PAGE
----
The quickest way to clean silk plants is to use a homemade cleaner. A wet solution and a microfiber cloth are all you need to wipe down any artificial greenery and get your premium plant looking like new all over again.
Why Do I Need To Clean My Silk Plants?
While artificial plants last a long, long time and have no issues whatsoever, they can still be neglected. This sort of neglect for a faux plant means layers of dust gradually building up and, unfortunately, seeing a plant covered in dust is an immediate giveaway that what you’re looking at is artificial.
Can’t I Just Dust My Artificial Plants?
Dusting is a great way to clean silk plants but only if you do it regularly. If you haven’t dusted for months, a quick dusting might not exactly do much. The debris over your artificial plant leaves won’t be easy to remove. You will need to do more.
Can I Clean Silk Plants Without A DIY Homemade Cleaner?
If you don’t want to risk exposure to liquids, that’s alright. Some faux plant owners insist a homemade solution is entirely unnecessary. Here are a few strategies you can use.
What Cleaners Can I Use On Silk Plants?
You don’t want to use any solution or cleaning tool on a silk plant that is harsh or chemical. Any damage on an artificial plant is non-reversible. If the color fades or the detail is ruined from chemical exposure or harsh rubbing, there’s not a whole lot to do.
The best faux plants cleaner to use is homemade – one part white vinegar and one part water.
Put this solution in a spray bottle. Shake it and spray. If you can’t loosen the layers of dust on an artificial plant, this should do it. Be sure to mist the plant to not get the leaves any more wet than they need to be. You can even want to test the solution on an inconspicuous area of the plant before spraying down the whole thing, just in case there’s an issue. Once you’ve misted, wipe every leaf down with a soft lint-free cloth or microfiber cloth. All residue should be easily removed.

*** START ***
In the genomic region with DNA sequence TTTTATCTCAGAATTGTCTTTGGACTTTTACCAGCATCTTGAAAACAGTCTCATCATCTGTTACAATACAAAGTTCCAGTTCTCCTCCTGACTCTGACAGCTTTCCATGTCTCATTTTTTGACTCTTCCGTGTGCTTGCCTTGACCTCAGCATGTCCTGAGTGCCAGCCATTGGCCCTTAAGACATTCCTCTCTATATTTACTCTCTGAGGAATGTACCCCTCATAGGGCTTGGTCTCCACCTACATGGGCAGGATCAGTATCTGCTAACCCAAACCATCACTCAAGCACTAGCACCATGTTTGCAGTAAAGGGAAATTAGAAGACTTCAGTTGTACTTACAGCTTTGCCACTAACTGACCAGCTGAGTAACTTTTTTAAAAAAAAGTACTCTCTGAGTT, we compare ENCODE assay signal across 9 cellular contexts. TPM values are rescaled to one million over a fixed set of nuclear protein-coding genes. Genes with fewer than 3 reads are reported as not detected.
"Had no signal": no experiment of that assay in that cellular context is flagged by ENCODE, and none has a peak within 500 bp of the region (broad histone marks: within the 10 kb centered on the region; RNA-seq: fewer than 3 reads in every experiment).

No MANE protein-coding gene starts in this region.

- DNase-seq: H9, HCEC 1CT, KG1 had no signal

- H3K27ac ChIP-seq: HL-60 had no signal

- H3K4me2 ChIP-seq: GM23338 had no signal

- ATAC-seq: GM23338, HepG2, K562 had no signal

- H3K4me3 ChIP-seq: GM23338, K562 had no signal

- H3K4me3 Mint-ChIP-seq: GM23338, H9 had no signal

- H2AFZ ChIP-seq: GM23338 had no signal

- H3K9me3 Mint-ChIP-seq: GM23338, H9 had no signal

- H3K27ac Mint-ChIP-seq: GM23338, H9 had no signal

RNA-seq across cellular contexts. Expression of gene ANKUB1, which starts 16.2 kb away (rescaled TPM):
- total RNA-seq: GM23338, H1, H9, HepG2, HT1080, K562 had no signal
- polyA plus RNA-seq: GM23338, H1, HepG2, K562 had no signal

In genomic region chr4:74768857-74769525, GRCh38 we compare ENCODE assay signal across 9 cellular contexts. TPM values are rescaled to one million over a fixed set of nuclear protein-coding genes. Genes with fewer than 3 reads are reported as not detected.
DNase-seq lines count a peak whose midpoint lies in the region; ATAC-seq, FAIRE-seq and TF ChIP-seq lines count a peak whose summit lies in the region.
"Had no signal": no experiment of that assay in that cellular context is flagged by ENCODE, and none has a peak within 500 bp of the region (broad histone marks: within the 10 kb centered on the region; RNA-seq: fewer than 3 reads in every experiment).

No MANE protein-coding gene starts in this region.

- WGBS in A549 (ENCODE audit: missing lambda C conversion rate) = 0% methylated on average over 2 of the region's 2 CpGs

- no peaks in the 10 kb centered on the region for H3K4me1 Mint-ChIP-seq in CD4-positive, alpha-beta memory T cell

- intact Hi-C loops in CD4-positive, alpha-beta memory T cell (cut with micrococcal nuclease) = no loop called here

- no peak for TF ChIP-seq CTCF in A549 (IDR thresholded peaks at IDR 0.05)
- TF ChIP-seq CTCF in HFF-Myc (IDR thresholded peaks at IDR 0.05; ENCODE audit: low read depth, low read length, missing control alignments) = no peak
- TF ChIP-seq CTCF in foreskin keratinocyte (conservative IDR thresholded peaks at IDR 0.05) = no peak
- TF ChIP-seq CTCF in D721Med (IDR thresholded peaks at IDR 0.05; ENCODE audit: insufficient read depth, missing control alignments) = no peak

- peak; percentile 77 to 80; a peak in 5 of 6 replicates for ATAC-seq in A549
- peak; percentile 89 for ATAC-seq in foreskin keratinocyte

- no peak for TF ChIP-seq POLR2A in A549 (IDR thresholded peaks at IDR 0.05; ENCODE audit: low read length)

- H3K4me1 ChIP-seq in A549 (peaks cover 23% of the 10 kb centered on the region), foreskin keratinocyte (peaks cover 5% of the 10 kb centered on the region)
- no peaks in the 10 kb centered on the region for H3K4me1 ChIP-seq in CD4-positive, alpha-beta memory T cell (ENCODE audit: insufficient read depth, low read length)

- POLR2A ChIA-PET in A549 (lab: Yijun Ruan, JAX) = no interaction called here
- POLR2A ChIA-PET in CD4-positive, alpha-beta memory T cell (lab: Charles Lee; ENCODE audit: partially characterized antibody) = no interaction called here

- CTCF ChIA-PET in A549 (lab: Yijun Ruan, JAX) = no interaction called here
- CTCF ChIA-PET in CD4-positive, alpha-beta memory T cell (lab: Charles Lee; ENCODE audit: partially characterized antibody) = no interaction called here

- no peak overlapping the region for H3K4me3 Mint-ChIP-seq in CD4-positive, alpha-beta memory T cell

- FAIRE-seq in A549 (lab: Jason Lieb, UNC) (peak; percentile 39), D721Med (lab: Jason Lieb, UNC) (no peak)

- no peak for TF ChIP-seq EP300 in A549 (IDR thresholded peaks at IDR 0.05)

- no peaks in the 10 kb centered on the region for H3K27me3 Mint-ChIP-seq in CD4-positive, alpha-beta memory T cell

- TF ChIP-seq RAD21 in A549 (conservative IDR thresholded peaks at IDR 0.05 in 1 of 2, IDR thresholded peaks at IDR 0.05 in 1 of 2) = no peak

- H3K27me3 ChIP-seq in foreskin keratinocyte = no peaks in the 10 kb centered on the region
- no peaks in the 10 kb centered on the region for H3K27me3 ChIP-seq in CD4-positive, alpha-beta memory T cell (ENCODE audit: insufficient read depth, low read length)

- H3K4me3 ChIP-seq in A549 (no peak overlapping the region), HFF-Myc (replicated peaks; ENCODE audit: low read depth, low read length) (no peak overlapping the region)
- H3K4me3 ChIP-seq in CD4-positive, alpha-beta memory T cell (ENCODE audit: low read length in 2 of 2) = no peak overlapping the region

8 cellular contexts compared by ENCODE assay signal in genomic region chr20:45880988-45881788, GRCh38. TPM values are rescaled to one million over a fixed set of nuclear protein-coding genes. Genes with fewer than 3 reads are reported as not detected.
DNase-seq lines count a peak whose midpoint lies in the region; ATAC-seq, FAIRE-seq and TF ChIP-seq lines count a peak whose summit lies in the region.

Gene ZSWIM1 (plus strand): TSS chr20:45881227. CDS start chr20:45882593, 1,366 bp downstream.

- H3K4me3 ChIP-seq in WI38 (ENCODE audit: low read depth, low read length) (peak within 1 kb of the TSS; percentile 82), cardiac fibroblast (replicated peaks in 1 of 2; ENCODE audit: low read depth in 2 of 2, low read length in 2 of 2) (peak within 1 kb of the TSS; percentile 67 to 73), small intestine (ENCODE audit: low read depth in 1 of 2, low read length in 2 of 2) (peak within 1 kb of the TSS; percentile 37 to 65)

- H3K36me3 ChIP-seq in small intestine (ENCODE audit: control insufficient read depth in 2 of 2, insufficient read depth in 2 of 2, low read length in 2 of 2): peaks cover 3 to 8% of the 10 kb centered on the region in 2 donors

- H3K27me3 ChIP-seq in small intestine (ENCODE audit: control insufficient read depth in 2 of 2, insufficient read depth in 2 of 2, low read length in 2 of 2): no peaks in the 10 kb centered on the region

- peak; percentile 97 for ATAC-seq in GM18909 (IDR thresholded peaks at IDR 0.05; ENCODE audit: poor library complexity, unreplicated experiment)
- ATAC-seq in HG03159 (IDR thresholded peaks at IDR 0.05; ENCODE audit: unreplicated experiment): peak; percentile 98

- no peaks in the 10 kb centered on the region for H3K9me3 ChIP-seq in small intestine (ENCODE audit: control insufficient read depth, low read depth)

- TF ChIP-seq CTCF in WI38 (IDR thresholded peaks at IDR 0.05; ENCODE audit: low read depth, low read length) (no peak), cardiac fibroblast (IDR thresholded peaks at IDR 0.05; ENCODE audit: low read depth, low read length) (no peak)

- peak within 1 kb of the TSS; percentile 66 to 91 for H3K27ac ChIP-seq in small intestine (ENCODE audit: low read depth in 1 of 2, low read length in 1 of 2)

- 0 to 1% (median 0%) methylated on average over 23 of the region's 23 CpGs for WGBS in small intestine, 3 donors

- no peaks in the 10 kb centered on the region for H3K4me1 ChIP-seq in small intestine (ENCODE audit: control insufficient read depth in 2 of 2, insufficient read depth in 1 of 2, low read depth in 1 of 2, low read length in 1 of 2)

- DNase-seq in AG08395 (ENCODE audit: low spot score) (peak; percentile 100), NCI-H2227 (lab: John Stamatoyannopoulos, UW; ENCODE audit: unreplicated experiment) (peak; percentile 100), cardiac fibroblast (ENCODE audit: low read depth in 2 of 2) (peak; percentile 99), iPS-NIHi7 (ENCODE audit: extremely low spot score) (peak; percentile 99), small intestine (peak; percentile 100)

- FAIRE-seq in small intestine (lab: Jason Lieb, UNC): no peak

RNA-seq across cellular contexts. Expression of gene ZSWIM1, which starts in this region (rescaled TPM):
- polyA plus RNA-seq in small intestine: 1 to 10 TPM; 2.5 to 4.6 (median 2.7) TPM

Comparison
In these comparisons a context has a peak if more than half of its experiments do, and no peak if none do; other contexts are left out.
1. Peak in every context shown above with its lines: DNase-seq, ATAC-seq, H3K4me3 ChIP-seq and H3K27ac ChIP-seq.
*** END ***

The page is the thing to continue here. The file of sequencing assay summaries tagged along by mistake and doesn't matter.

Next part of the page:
The worst-case scenario with any silk plant cleaning is that the color will bleed. This shouldn’t happen with this DIY homemade silk plant cleaning solution but, to be safe, you may decide to test it first.
An artificial plant may also come with its own instructions on how to clean it. If you have instructions, of course, follow them above anything you might read online. If there is a problem and you’ve accidentally damaged your plant, and you’ve followed what you’ve been told by the manufacturer, you can contact them for further guidance on what to do.
Regardless, a DIY homemade cleaner made up of white vinegar and water should be safe for most faux plants.
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